14th International Congress of Phonetic Sciences (ICPhS-14)

San Francisco, CA, USA
August 1-7, 1999


How do Native Speakers of Japanese Discriminate and Categorize French /r/ and /l/?

Hidéko Yamasaki (1), Pierre-André Hallé (2)

(1) Institut de Linguistique et Phonétique Générales et Appliquées, Paris III, France
(2) Laboratoire de Psychologie Expérimentale, Paris V, France

Japanese listeners have difficulty in perceiving the English /r/-/l/ contrast. Is the difficulty due to the absence of a parallel phonemic contrast in Japanese? In this paper, we examined whether Japanese also encounter difficulties in processing the French /r/-/l/ contrast. Japanese listeners with a limited exposure to French encountered little qualitative difficulty, compared to French, in discriminating French /r/-/l/ in natural stimuli. In an open-response identification test, Japanese consistently interpreted the French /l/s but not /r/s as a Japanese /r/, applying various transcriptions to French /r/s. This pattern was clearest for Japanese with no exposure at all to French. The identification data were consistent overall with the discrimination data: those items that were difficult to discriminate often received identical transcriptions. The results suggest that perception of non-native contrasts is partly determined by the detailed phonetic properties of the sounds involved, not solely by the specific structure of the native phonological system.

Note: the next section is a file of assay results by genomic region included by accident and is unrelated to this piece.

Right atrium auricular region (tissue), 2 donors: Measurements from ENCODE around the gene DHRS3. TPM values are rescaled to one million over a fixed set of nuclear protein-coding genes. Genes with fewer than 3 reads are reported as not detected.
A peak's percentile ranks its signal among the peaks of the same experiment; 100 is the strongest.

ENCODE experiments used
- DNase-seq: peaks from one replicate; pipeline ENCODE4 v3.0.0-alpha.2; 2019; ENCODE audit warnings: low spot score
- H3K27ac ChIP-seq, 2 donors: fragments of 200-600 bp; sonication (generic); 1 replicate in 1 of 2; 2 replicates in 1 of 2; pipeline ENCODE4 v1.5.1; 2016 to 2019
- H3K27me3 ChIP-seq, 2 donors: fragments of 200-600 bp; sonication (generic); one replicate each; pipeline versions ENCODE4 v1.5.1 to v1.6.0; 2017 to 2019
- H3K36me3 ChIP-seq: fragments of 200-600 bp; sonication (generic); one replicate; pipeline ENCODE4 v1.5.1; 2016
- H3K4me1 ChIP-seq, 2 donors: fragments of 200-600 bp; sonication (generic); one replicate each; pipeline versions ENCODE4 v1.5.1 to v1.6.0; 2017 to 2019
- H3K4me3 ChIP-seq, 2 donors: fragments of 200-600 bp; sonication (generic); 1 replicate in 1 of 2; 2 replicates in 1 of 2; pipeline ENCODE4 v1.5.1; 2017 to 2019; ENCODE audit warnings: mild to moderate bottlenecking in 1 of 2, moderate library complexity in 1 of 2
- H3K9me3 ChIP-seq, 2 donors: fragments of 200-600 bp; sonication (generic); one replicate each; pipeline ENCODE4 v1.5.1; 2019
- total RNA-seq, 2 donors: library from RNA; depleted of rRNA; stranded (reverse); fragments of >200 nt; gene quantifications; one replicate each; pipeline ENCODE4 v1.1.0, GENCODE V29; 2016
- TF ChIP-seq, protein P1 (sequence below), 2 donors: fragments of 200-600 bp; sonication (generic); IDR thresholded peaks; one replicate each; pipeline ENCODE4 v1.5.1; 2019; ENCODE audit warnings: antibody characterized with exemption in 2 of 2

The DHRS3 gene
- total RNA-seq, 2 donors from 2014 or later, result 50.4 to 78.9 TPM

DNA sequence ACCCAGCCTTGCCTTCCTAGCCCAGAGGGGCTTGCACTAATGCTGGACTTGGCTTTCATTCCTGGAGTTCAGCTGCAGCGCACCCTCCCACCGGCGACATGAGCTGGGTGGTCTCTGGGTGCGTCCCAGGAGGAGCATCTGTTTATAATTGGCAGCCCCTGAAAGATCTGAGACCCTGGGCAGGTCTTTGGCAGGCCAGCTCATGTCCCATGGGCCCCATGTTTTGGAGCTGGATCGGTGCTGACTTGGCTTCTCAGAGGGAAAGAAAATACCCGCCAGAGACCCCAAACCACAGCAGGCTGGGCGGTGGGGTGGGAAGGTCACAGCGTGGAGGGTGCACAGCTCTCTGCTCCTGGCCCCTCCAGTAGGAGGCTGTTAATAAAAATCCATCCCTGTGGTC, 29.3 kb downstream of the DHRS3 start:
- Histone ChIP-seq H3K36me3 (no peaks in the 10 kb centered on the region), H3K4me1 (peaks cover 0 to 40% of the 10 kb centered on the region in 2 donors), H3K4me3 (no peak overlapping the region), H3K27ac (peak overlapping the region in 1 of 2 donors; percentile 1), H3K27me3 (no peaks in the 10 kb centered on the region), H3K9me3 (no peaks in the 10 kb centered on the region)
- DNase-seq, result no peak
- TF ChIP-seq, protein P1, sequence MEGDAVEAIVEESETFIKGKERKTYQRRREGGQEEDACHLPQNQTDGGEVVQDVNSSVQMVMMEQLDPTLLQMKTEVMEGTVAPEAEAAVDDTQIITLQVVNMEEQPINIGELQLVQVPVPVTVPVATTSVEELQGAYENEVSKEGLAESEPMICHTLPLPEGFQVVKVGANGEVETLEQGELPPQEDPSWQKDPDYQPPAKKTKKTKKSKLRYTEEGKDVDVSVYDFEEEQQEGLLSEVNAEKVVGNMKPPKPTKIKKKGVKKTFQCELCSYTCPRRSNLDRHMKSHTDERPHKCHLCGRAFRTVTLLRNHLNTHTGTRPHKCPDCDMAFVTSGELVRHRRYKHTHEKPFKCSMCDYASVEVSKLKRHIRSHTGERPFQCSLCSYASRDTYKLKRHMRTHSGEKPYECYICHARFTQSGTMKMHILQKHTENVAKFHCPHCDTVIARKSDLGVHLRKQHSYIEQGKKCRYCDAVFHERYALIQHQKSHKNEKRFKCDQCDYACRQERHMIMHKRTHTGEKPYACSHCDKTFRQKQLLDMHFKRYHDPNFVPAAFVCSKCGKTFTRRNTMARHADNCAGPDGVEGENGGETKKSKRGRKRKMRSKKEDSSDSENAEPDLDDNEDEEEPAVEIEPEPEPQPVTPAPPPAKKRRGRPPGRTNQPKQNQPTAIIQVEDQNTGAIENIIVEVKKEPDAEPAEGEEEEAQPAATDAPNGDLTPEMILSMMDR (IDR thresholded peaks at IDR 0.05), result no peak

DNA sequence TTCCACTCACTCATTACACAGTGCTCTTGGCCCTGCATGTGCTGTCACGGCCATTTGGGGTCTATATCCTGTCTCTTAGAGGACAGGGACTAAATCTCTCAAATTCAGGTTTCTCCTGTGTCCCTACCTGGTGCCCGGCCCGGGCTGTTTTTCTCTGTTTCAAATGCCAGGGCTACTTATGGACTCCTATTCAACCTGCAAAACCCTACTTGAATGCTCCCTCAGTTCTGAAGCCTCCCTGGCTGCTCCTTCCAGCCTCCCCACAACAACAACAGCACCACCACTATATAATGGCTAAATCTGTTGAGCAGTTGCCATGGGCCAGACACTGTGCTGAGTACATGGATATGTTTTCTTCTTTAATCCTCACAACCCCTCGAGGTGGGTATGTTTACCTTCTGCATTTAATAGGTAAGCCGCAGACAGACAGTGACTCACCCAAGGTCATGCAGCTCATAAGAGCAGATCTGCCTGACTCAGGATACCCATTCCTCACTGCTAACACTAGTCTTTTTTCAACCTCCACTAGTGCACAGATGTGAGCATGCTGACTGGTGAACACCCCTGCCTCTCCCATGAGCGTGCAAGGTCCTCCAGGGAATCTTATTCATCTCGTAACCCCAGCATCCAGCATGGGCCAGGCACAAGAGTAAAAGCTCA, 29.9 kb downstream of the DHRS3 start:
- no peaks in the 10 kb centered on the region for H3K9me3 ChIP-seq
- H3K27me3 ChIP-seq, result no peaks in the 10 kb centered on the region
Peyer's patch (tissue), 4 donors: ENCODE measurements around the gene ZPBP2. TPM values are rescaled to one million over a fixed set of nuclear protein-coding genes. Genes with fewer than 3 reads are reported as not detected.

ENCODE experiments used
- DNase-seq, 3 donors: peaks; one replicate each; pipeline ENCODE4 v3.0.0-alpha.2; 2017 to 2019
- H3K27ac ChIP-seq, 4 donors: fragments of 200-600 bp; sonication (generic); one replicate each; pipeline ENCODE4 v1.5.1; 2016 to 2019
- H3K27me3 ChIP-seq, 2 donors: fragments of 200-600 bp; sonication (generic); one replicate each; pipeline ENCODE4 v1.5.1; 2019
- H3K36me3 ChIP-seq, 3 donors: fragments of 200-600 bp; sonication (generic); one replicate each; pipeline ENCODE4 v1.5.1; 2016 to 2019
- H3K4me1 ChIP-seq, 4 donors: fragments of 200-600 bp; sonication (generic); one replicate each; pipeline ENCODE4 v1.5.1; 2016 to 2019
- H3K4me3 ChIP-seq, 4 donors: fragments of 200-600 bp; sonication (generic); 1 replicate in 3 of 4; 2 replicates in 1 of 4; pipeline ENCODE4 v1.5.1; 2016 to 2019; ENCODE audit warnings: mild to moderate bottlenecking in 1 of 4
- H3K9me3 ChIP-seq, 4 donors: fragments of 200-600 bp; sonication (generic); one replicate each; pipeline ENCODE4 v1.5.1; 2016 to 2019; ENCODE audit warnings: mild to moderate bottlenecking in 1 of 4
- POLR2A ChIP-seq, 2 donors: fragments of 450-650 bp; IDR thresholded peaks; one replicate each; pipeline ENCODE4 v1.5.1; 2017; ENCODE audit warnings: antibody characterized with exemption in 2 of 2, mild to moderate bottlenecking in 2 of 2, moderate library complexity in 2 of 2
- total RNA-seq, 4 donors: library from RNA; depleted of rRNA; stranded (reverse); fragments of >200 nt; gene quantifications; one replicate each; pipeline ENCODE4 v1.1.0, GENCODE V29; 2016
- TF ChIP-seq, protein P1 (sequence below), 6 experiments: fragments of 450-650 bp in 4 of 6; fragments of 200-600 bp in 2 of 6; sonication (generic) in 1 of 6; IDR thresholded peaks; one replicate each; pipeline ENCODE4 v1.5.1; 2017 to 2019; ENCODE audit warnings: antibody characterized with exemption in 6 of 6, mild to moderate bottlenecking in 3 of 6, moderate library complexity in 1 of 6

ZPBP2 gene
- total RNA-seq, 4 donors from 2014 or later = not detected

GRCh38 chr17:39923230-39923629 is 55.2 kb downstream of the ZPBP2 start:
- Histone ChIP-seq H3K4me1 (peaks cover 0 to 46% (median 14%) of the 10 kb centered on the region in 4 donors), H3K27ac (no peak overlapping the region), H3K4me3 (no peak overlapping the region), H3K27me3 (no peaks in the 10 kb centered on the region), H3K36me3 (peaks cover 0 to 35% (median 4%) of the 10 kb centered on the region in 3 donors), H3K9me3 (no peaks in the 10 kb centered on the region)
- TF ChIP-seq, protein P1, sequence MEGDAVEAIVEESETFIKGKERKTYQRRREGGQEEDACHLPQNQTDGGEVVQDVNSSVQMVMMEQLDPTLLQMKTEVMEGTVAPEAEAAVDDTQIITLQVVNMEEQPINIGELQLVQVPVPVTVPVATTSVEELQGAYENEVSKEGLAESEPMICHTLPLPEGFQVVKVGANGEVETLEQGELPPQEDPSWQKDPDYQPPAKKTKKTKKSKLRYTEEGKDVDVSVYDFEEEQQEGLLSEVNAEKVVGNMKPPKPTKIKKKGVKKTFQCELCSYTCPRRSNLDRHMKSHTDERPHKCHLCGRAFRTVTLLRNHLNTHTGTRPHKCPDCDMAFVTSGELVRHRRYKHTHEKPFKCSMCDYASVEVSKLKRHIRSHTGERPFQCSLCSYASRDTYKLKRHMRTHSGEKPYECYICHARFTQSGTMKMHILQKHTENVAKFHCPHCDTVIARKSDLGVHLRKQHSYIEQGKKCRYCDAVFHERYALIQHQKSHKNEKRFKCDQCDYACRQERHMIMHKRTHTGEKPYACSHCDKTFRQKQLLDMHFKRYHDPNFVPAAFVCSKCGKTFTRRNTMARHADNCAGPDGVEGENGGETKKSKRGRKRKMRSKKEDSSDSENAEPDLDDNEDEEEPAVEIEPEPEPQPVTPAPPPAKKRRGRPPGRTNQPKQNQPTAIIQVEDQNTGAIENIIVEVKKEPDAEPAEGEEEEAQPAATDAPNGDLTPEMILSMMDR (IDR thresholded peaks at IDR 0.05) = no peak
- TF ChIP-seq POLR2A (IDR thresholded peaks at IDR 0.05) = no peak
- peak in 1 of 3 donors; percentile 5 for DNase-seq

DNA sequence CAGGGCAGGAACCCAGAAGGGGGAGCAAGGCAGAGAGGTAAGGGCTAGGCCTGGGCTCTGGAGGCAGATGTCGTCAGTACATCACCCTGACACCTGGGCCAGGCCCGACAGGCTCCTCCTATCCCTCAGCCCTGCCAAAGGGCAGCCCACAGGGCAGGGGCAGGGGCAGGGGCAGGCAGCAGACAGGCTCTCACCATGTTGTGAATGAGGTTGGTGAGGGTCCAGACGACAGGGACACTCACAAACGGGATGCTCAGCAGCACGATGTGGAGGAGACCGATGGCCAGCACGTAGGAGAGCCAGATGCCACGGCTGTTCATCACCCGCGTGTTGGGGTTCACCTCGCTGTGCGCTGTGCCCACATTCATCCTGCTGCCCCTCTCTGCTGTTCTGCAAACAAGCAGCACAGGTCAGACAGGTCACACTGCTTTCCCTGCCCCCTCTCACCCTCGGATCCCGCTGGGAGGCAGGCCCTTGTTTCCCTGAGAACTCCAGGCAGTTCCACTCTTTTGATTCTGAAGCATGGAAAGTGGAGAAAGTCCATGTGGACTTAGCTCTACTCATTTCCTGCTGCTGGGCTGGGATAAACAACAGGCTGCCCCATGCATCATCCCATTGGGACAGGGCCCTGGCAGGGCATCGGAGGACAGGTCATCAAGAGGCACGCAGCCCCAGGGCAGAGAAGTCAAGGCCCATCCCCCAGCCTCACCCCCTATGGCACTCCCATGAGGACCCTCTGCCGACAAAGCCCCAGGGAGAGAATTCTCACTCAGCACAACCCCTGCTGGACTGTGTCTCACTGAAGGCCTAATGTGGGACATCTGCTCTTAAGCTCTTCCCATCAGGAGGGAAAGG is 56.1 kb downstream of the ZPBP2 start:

Full Paper

Bibliographic reference.  Yamasaki, Hidéko / Hallé, Pierre-André (1999): "How do native speakers of Japanese discriminate and categorize French /r/ and /l/?", In ICPhS-14, 909-912.